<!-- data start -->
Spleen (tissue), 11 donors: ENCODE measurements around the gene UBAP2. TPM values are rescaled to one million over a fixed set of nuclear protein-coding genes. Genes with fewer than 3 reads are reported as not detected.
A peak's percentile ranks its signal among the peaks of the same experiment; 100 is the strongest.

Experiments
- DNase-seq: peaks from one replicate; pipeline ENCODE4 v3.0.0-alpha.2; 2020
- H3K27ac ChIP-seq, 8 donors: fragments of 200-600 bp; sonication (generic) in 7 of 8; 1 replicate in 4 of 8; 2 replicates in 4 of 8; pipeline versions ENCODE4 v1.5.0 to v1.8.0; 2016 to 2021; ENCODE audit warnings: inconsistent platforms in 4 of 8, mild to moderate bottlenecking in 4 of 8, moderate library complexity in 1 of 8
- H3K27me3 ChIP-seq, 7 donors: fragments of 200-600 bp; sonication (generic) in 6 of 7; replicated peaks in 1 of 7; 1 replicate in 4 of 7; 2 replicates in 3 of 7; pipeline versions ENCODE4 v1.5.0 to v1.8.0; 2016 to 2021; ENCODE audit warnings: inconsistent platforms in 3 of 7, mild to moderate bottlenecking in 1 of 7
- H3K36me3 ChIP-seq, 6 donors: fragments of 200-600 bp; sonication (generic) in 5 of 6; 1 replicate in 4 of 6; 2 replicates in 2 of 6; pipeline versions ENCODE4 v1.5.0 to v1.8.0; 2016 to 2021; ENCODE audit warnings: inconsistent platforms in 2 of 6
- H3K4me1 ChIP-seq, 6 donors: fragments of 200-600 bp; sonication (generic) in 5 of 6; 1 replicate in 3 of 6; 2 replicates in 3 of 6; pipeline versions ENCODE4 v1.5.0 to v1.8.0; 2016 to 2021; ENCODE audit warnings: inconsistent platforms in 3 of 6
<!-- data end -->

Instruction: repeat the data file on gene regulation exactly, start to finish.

Spleen (tissue), 11 donors: ENCODE measurements around the gene UBAP2. TPM values are rescaled to one million over a fixed set of nuclear protein-coding genes. Genes with fewer than 3 reads are reported as not detected.
A peak's percentile ranks its signal among the peaks of the same experiment; 100 is the strongest.

Experiments
- DNase-seq: peaks from one replicate; pipeline ENCODE4 v3.0.0-alpha.2; 2020
- H3K27ac ChIP-seq, 8 donors: fragments of 200-600 bp; sonication (generic) in 7 of 8; 1 replicate in 4 of 8; 2 replicates in 4 of 8; pipeline versions ENCODE4 v1.5.0 to v1.8.0; 2016 to 2021; ENCODE audit warnings: inconsistent platforms in 4 of 8, mild to moderate bottlenecking in 4 of 8, moderate library complexity in 1 of 8
- H3K27me3 ChIP-seq, 7 donors: fragments of 200-600 bp; sonication (generic) in 6 of 7; replicated peaks in 1 of 7; 1 replicate in 4 of 7; 2 replicates in 3 of 7; pipeline versions ENCODE4 v1.5.0 to v1.8.0; 2016 to 2021; ENCODE audit warnings: inconsistent platforms in 3 of 7, mild to moderate bottlenecking in 1 of 7
- H3K36me3 ChIP-seq, 6 donors: fragments of 200-600 bp; sonication (generic) in 5 of 6; 1 replicate in 4 of 6; 2 replicates in 2 of 6; pipeline versions ENCODE4 v1.5.0 to v1.8.0; 2016 to 2021; ENCODE audit warnings: inconsistent platforms in 2 of 6
- H3K4me1 ChIP-seq, 6 donors: fragments of 200-600 bp; sonication (generic) in 5 of 6; 1 replicate in 3 of 6; 2 replicates in 3 of 6; pipeline versions ENCODE4 v1.5.0 to v1.8.0; 2016 to 2021; ENCODE audit warnings: inconsistent platforms in 3 of 6